Friday, June 5, 2020

Is Church for You?

A painting of my childhood church, St. Matthew's, near Spring Glen. Painted by the late Ginny Alexander.

Who would have dreamed we’d ever be denied access to church? And once we get back to “normal,” I’m sure it will be a "new normal." More distance, less hugging. More scooting, less lingering. But have we taken church for granted?

The psalmist writes “How lovely is your dwelling place, Lord Almighty! My soul yearns, even faints, for the courts of the Lord” (Psalm 84:1 NIV). Two months after sheltering in place, I yearn with the psalmist.

Precious memories of church stretch across the years. I miss the sacredness of the sanctuary. I miss “dressing up” on Sunday mornings. Many of my memories come with clothes.

As a child, we dressed differently on Sundays. Taffeta dresses and Sunday shoes. Easter bonnets and gloves. My father and brothers wore starched white shirts, suits and ties to church. The only other time they wore them was for funerals. Which, of course, were usually held in a church. Church was where you dressed up to show reverent respect for the holiness of God.

As a teenager I knelt beside a wooden pew on a wooden floor, worried about snagging my newly acquired nylons. It was a holy moment. We always knelt, maybe four times a year, when we had communion. Church was where we confessed our sins and promised to do better.

I also "dressed up" for Halloween. We met in the church basement, before a panel of judges, and waited breathlessly behind a rubber mask to see who would be the last one guessed. Our family disguised ourselves behind Li'l Abner masks—the "Injun," Mammy, Pappy, Li'l Abner and, of course, pretty perky Daisy Mae. Church provided our social life.

In my teens, I stood before the congregation in a blue dress with rhinestone-dotted black velvet across the top of the bodice to profess faith in Christ, although at the time, I didn’t really understand salvation. (Can you find me in the photo?) We “confirmed” our faith, and I received a Bible of my own, which I read pretty regularly. Church informed my faith.

I wore Sunday dresses when “drafted” to play the piano for Sunday school. I had had only a year or two of lessons. My parents said, “If you don’t practice, we don’t pay.” So playing for Sunday school was a big deal and made me nervous. But I practiced the songs and my forgiving audience followed my lead.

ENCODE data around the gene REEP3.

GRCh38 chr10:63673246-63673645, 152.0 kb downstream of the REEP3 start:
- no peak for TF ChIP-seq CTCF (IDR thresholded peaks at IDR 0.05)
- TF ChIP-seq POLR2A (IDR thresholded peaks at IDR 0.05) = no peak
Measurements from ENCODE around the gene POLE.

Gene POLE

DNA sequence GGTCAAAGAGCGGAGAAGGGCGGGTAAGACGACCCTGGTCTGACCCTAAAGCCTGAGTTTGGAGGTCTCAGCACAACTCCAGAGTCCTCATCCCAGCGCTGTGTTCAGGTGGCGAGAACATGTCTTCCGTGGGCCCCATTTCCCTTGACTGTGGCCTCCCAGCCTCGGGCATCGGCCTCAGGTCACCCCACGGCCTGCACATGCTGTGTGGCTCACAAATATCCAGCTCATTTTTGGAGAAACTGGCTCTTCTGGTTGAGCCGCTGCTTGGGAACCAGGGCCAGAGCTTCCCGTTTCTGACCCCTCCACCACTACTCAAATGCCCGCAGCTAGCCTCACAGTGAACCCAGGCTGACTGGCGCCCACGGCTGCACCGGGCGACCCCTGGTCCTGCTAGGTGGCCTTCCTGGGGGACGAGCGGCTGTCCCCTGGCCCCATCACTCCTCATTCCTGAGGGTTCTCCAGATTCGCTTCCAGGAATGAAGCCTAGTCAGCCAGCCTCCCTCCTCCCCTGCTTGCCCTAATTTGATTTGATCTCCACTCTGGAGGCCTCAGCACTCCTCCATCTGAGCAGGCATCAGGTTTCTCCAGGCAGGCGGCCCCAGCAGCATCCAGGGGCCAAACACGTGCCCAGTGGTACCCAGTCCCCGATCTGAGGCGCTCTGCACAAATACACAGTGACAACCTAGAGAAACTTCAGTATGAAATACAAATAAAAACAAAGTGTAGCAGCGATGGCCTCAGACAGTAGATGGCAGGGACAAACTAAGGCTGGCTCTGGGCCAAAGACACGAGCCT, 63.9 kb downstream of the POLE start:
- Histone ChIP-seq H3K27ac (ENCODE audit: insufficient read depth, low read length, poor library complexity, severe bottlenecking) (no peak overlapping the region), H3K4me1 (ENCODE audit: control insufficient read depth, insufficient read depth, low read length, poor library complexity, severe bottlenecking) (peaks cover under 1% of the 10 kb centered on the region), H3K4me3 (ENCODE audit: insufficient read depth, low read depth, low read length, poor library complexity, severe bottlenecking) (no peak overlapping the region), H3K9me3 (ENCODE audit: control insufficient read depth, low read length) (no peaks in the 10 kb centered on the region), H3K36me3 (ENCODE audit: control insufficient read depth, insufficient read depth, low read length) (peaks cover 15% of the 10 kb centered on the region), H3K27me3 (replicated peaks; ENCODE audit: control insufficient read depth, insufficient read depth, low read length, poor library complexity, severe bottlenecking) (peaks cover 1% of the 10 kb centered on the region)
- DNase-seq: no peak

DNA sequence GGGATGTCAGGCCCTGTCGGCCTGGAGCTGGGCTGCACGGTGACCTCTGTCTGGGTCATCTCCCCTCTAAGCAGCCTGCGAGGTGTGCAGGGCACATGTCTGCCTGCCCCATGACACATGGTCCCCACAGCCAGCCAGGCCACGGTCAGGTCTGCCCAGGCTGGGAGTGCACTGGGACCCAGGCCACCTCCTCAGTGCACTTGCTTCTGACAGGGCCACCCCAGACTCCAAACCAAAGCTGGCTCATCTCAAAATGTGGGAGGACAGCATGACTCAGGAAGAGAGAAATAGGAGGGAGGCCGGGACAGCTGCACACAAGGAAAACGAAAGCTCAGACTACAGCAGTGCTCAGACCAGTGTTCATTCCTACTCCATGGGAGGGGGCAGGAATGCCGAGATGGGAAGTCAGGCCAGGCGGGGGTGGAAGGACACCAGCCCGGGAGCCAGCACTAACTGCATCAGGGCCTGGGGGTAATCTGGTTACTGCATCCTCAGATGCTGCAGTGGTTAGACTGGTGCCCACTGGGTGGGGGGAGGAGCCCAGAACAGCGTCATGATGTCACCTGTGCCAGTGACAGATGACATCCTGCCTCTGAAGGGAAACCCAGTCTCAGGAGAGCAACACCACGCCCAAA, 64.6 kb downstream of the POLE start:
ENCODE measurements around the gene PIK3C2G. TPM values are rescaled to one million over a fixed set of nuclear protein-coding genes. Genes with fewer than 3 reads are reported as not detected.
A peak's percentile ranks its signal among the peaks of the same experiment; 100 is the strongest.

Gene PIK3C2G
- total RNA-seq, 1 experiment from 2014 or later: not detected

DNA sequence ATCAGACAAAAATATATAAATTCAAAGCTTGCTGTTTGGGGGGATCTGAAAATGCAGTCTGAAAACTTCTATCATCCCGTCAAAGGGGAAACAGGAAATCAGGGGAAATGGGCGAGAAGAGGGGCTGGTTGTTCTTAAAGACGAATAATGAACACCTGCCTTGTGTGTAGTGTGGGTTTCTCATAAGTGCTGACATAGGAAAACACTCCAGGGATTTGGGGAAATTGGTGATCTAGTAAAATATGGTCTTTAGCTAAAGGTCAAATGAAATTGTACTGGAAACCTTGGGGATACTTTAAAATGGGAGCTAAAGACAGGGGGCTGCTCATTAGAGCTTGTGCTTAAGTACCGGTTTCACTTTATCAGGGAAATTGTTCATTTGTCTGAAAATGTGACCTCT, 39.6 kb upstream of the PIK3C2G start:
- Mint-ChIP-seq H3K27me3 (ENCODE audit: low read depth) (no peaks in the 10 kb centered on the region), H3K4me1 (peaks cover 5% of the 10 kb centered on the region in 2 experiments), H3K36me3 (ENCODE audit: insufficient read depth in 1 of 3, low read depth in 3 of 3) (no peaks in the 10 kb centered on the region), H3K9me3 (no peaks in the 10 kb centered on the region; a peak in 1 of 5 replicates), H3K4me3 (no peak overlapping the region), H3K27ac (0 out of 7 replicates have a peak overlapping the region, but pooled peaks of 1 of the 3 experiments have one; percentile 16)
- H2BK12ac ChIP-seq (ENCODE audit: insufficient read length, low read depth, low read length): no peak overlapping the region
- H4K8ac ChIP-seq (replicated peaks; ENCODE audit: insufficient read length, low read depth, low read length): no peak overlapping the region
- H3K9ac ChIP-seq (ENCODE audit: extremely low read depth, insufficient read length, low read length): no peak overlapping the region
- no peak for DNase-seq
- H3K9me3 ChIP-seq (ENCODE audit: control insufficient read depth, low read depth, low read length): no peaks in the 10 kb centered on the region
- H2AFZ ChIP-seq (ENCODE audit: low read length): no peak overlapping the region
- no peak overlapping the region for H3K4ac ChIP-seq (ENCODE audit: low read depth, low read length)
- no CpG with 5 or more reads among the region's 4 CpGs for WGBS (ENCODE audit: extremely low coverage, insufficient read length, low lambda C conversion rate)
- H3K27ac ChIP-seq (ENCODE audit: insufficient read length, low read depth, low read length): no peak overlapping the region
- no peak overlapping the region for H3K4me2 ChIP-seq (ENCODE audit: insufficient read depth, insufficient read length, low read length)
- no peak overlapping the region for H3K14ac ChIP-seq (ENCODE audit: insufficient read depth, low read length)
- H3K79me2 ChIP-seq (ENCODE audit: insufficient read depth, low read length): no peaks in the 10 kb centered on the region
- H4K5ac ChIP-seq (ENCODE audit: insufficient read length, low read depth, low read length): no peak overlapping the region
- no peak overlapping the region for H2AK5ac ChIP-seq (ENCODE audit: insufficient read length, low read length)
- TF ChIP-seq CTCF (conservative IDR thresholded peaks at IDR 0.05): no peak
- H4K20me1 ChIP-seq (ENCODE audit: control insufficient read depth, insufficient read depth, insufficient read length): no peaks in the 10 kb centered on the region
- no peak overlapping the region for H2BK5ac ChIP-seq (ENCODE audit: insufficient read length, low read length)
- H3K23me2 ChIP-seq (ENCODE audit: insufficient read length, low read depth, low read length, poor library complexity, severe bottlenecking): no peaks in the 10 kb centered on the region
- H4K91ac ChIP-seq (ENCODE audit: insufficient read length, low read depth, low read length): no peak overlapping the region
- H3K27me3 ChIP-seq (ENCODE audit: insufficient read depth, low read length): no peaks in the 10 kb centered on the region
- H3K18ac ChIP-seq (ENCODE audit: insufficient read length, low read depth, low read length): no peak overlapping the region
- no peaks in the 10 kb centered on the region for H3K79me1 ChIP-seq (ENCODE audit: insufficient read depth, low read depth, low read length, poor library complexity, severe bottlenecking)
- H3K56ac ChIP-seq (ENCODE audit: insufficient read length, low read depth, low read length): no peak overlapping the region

In ninth grade, I played “Holy, Holy, Holy” on my clarinet for a baccalaureate service held in a church. I don’t remember what I wore that night, but to me, that was another holy moment, a special privilege. Church offered a place to explore using my gifts and talents for God.

One summer day I borrowed my friend Ginny’s wedding dress to get married in our little country church. I stood before a holy God, vowing to love, honor and obey my husband. It was a hot but holy moment. Church was where God blessed life events such as marriage, baptisms and dedications. (There’s our family in the clothes we wore for Terry’s baptism.)

As a young mother I wore a blue woolen sheath dress I had sewed myself as I walked to the front of a sanctuary to commit my life to Christian service. I didn’t know if that meant inviting a neighbor for coffee or going to Africa, although I must admit, I worried a bit about the latter. Church challenged us.

Photos remind me of maternity dresses I wore to church, many that I made myself. Throughout my life I “dressed up” for church. I cannot even imagine going to church in jeans on a Sunday morning. Not that there’s anything wrong with jeans. It’s just not me on a Sunday morning.

But lately, I’ve watched church in jeans, limited to worship by the screen of an I-Pad. And that too has been good. But I miss the fellowship. The “hi’s” and “good to see you’s.” I miss the singing and the prayers. The holy atmosphere of a sanctuary.

One good thing is that the church has been pushed out into the world. More people are probably tuning in via Facebook and YouTube than ever darkened the doors of churches.

Families now worship together, separated from others. Parents, I hope, realize they carry the prime responsibility of teaching their children about God. Perhaps they’ve never before prayed with their children. Now’s the time.

However, “Let us consider . . . not giving up meeting together, as some are in the habit of doing, but encouraging one another” (Hebrews 10:24-25 NIV).

So I ask, will we have a greater appreciation for church now that we’ve been denied access? Will you go to church once your church reopens and you feel safe to attend? I hope so.

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